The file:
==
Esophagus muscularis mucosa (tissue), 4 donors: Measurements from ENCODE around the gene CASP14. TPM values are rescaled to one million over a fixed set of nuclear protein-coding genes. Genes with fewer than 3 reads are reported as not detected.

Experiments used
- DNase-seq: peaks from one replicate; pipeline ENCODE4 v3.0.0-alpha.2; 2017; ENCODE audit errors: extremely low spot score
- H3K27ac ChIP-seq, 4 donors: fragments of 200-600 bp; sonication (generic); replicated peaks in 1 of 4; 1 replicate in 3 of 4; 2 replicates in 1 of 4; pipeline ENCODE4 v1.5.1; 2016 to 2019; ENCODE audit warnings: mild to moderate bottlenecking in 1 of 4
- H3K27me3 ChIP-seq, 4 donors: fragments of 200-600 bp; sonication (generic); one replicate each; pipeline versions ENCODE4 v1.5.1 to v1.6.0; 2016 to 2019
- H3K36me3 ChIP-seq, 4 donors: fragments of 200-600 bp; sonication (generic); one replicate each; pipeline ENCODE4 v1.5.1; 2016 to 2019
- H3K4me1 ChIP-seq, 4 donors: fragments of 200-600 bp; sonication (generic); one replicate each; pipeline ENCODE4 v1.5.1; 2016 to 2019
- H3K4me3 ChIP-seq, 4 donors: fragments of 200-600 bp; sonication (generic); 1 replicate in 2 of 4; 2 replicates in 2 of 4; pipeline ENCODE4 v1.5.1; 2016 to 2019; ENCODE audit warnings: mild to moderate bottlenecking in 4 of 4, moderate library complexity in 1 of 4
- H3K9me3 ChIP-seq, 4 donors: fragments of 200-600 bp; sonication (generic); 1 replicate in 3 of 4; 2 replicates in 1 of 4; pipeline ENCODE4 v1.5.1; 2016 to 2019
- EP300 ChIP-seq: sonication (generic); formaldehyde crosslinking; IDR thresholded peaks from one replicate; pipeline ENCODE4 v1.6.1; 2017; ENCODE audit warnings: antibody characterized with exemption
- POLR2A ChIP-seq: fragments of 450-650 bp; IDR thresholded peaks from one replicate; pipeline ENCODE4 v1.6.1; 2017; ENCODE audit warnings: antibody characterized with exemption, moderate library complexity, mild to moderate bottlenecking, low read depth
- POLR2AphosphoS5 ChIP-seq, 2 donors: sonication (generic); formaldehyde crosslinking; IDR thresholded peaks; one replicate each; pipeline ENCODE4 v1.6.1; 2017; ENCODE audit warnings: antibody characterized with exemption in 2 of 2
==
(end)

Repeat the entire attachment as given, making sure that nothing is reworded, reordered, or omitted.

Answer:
Esophagus muscularis mucosa (tissue), 4 donors: Measurements from ENCODE around the gene CASP14. TPM values are rescaled to one million over a fixed set of nuclear protein-coding genes. Genes with fewer than 3 reads are reported as not detected.

Experiments used
- DNase-seq: peaks from one replicate; pipeline ENCODE4 v3.0.0-alpha.2; 2017; ENCODE audit errors: extremely low spot score
- H3K27ac ChIP-seq, 4 donors: fragments of 200-600 bp; sonication (generic); replicated peaks in 1 of 4; 1 replicate in 3 of 4; 2 replicates in 1 of 4; pipeline ENCODE4 v1.5.1; 2016 to 2019; ENCODE audit warnings: mild to moderate bottlenecking in 1 of 4
- H3K27me3 ChIP-seq, 4 donors: fragments of 200-600 bp; sonication (generic); one replicate each; pipeline versions ENCODE4 v1.5.1 to v1.6.0; 2016 to 2019
- H3K36me3 ChIP-seq, 4 donors: fragments of 200-600 bp; sonication (generic); one replicate each; pipeline ENCODE4 v1.5.1; 2016 to 2019
- H3K4me1 ChIP-seq, 4 donors: fragments of 200-600 bp; sonication (generic); one replicate each; pipeline ENCODE4 v1.5.1; 2016 to 2019
- H3K4me3 ChIP-seq, 4 donors: fragments of 200-600 bp; sonication (generic); 1 replicate in 2 of 4; 2 replicates in 2 of 4; pipeline ENCODE4 v1.5.1; 2016 to 2019; ENCODE audit warnings: mild to moderate bottlenecking in 4 of 4, moderate library complexity in 1 of 4
- H3K9me3 ChIP-seq, 4 donors: fragments of 200-600 bp; sonication (generic); 1 replicate in 3 of 4; 2 replicates in 1 of 4; pipeline ENCODE4 v1.5.1; 2016 to 2019
- EP300 ChIP-seq: sonication (generic); formaldehyde crosslinking; IDR thresholded peaks from one replicate; pipeline ENCODE4 v1.6.1; 2017; ENCODE audit warnings: antibody characterized with exemption
- POLR2A ChIP-seq: fragments of 450-650 bp; IDR thresholded peaks from one replicate; pipeline ENCODE4 v1.6.1; 2017; ENCODE audit warnings: antibody characterized with exemption, moderate library complexity, mild to moderate bottlenecking, low read depth
- POLR2AphosphoS5 ChIP-seq, 2 donors: sonication (generic); formaldehyde crosslinking; IDR thresholded peaks; one replicate each; pipeline ENCODE4 v1.6.1; 2017; ENCODE audit warnings: antibody characterized with exemption in 2 of 2